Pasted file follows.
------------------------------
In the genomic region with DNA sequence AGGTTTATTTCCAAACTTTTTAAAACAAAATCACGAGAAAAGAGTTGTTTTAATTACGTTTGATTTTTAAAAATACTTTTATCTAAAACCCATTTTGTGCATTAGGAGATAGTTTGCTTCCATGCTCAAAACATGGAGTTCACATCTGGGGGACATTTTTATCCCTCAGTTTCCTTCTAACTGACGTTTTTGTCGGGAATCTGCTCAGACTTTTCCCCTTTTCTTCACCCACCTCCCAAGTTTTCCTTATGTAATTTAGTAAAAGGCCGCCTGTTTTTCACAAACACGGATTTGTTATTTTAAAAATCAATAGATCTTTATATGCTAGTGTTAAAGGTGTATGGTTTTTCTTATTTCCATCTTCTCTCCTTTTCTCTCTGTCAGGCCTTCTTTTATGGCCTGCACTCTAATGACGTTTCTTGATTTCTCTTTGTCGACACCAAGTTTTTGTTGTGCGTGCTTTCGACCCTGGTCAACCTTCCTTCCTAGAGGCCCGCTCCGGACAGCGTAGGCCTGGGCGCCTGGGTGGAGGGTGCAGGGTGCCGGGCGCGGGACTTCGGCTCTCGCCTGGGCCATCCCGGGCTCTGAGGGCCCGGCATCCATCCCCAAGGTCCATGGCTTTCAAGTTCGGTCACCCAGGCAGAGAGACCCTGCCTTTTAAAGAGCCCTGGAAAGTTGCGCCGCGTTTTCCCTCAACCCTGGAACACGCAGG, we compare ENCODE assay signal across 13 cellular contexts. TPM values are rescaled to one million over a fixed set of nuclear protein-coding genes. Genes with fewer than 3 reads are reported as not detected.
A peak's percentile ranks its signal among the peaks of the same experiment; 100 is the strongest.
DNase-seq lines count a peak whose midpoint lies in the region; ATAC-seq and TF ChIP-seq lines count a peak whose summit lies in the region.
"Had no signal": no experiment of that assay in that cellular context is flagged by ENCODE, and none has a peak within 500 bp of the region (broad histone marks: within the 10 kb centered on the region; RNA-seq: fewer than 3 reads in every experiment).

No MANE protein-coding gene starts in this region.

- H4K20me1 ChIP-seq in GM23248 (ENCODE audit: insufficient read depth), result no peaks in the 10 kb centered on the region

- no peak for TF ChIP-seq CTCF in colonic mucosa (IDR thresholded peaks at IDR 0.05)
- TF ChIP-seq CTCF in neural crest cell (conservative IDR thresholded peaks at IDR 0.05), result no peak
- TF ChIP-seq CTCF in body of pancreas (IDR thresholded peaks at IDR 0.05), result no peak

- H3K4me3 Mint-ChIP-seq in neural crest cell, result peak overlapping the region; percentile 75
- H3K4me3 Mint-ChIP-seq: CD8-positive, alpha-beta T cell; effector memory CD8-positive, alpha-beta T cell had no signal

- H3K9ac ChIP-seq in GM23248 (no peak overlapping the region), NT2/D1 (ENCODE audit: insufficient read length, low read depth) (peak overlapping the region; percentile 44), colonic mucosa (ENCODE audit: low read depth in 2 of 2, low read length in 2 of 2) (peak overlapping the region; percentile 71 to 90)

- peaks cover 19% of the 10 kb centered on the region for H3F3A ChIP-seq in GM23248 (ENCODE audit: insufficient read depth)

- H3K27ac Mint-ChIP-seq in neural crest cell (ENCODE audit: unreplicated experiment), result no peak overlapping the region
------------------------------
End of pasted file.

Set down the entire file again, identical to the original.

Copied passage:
In the genomic region with DNA sequence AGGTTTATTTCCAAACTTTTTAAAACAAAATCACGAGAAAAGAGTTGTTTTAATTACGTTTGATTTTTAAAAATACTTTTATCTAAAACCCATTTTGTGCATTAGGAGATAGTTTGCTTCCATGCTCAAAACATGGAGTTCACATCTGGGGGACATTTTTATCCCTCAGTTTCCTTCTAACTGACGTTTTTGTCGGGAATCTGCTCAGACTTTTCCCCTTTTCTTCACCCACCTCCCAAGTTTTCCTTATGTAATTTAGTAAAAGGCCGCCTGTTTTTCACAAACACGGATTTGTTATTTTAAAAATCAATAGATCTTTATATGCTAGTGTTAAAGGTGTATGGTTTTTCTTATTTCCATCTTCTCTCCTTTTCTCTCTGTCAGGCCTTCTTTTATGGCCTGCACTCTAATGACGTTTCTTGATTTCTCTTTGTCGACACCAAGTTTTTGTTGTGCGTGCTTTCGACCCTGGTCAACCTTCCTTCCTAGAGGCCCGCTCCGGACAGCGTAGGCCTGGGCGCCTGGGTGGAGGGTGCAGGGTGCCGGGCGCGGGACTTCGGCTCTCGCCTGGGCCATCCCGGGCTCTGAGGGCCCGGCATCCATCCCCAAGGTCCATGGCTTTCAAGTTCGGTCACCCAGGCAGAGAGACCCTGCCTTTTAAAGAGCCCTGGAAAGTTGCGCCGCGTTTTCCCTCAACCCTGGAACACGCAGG, we compare ENCODE assay signal across 13 cellular contexts. TPM values are rescaled to one million over a fixed set of nuclear protein-coding genes. Genes with fewer than 3 reads are reported as not detected.
A peak's percentile ranks its signal among the peaks of the same experiment; 100 is the strongest.
DNase-seq lines count a peak whose midpoint lies in the region; ATAC-seq and TF ChIP-seq lines count a peak whose summit lies in the region.
"Had no signal": no experiment of that assay in that cellular context is flagged by ENCODE, and none has a peak within 500 bp of the region (broad histone marks: within the 10 kb centered on the region; RNA-seq: fewer than 3 reads in every experiment).

No MANE protein-coding gene starts in this region.

- H4K20me1 ChIP-seq in GM23248 (ENCODE audit: insufficient read depth), result no peaks in the 10 kb centered on the region

- no peak for TF ChIP-seq CTCF in colonic mucosa (IDR thresholded peaks at IDR 0.05)
- TF ChIP-seq CTCF in neural crest cell (conservative IDR thresholded peaks at IDR 0.05), result no peak
- TF ChIP-seq CTCF in body of pancreas (IDR thresholded peaks at IDR 0.05), result no peak

- H3K4me3 Mint-ChIP-seq in neural crest cell, result peak overlapping the region; percentile 75
- H3K4me3 Mint-ChIP-seq: CD8-positive, alpha-beta T cell; effector memory CD8-positive, alpha-beta T cell had no signal

- H3K9ac ChIP-seq in GM23248 (no peak overlapping the region), NT2/D1 (ENCODE audit: insufficient read length, low read depth) (peak overlapping the region; percentile 44), colonic mucosa (ENCODE audit: low read depth in 2 of 2, low read length in 2 of 2) (peak overlapping the region; percentile 71 to 90)

- peaks cover 19% of the 10 kb centered on the region for H3F3A ChIP-seq in GM23248 (ENCODE audit: insufficient read depth)

- H3K27ac Mint-ChIP-seq in neural crest cell (ENCODE audit: unreplicated experiment), result no peak overlapping the region